Combining the above concepts gives one of the most important structures in mathematics: a group. A group is a combination of a set S and a single binary operation '*', defined in any way you choose, but with the following properties: This picture illustrates how the hours on a clock form a group under modular addition. ... Group theory is that branch of mathematics concerned with the study of groups. ... Some elementary examples of groups in mathematics are given on Group (mathematics). ... This picture illustrates how the hours on a clock form a group under modular addition. ... In mathematics, a binary operation is a calculation involving two input quantities, in other words, an operation whose arity is two. ...

  • An identity element e exists, such that for every member a of S, e * a and a * e are both identical to a.
  • Every element has an inverse: for every member a of S, there exists a member a-1 such that a * a-1 and a-1 * a are both identical to the identity element.
  • The operation is associative: if a, b and c are members of S, then (a * b) * c is identical to a * (b * c).

If a group is also commutative - that is, for any two members a and b of S, a * b is identical to b * a – then the group is said to be Abelian. Example showing the commutativity of addition (3 + 2 = 2 + 3) For other uses, see Commute (disambiguation). ... In mathematics, an abelian group, also called a commutative group, is a group (G, * ) with the additional property that * commutes: for all a and b in G, a * b = b * a. ...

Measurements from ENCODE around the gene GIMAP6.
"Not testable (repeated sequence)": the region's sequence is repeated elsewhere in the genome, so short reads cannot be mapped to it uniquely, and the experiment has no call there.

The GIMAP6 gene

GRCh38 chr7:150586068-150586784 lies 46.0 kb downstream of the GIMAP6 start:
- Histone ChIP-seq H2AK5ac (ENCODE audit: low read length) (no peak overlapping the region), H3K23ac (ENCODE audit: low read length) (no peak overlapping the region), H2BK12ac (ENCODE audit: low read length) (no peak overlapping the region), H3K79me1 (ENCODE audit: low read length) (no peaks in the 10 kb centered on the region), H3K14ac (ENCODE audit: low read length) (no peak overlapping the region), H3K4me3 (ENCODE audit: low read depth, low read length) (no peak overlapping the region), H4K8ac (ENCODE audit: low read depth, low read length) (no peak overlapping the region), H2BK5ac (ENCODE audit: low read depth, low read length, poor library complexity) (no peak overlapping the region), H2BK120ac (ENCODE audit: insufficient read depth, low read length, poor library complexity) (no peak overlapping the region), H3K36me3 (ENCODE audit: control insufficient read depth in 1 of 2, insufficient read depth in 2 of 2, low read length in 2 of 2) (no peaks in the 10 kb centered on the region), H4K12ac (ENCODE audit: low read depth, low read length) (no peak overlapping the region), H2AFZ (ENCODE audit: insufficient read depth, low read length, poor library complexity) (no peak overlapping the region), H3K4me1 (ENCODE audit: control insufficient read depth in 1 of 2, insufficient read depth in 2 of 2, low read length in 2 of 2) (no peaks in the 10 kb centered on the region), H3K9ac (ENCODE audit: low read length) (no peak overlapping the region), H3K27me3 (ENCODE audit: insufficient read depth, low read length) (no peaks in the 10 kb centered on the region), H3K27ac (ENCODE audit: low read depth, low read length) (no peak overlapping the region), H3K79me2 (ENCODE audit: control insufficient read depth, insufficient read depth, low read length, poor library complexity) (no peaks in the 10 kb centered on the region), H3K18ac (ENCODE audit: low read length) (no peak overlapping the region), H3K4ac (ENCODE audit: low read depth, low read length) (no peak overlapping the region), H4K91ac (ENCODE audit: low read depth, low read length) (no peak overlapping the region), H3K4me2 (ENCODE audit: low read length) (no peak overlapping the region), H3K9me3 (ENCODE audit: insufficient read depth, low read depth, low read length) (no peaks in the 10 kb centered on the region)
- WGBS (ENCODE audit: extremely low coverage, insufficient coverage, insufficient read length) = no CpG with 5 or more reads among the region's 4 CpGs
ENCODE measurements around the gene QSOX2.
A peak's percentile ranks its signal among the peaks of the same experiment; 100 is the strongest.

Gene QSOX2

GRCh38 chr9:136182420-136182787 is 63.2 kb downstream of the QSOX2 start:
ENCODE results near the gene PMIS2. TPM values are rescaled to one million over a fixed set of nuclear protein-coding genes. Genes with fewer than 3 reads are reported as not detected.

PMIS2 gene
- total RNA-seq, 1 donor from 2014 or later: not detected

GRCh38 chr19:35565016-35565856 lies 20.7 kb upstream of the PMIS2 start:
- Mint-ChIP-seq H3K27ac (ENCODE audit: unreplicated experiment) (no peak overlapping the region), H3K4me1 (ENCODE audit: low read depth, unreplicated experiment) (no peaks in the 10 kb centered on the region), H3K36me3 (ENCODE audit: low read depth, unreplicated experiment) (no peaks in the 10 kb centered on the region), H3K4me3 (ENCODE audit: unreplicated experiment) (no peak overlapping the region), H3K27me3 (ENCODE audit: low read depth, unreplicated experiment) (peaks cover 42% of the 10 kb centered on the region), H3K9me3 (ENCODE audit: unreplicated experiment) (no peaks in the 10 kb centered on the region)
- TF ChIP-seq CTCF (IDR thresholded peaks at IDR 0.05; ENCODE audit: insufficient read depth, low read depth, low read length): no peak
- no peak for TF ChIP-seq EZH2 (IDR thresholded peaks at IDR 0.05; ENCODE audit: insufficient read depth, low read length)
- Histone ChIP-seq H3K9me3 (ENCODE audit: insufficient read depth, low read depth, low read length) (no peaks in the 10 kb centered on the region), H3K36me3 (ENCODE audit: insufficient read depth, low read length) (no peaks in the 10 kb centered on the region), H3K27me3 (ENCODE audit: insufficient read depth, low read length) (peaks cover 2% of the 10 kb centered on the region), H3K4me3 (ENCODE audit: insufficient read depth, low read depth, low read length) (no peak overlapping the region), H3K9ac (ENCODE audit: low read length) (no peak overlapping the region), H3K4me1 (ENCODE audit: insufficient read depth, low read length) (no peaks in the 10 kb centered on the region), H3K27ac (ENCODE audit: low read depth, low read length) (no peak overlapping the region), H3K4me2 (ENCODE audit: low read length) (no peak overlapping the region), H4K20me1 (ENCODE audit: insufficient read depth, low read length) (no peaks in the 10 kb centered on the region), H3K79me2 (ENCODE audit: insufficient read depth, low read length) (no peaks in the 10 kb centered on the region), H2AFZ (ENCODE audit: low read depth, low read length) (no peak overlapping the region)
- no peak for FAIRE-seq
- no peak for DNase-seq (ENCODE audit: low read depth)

For example, the set of integers under the operation of addition is a group. In this group, the identity element is 0 and the inverse of any element a is its negation, -a. The associativity requirement is met, because for any integers a, b and c, (a + b) + c = a + (b + c)


The nonzero rational numbers form a group under multiplication. Here, the identity element is 1, since 1 × a = a × 1 = a for any rational number a. The inverse of a is 1/a, since a × 1/a = 1. In mathematics, a rational number is a number which can be expressed as a ratio of two integers. ...


The integers under the multiplication operation, however, do not form a group. This is because, in general, the multiplicative inverse of an integer is not an integer. For example, 4 is an integer, but its multiplicative inverse is 1/4, which is not an integer.


The theory of groups is studied in group theory. A major result in this theory is the classification of finite simple groups, mostly published between about 1955 and 1983, which is thought to classify all of the finite simple groups into roughly 30 basic types. Group theory is that branch of mathematics concerned with the study of groups. ... The classification of the finite simple groups is a vast body of work in mathematics, mostly published between around 1955 and 1983, which is thought to classify all of the finite simple groups. ... In mathematics, a set is called finite if there is a bijection between the set and some set of the form {1, 2, ..., n} where is a natural number. ... In mathematics, a simple group is a group which is not the trivial group and whose only normal subgroups are the trivial group and the group itself. ...

Examples
Set: Natural numbers mathbb{N} Integers mathbb{Z} Rational numbers mathbb{Q} (also real mathbb{R} and complex mathbb{C} numbers) Integers mod 3: {0,1,2}
Operation + × (w/o zero) + × (w/o zero) + × (w/o zero) ÷ (w/o zero) + × (w/o zero)
Closed Yes Yes Yes Yes Yes Yes Yes Yes Yes Yes
Identity 0 1 0 1 0 NA 1 NA 0 1
Inverse NA NA -a NA -a NA begin{matrix} frac{1}{a} end{matrix} NA 0,2,1, respectively NA, 1, 2, respectively
Associative Yes Yes Yes Yes Yes No Yes No Yes Yes
Commutative Yes Yes Yes Yes Yes No Yes No Yes Yes
Structure monoid monoid Abelian group monoid Abelian group quasigroup Abelian group quasigroup Abelian group Abelian group (mathbb{Z}_2)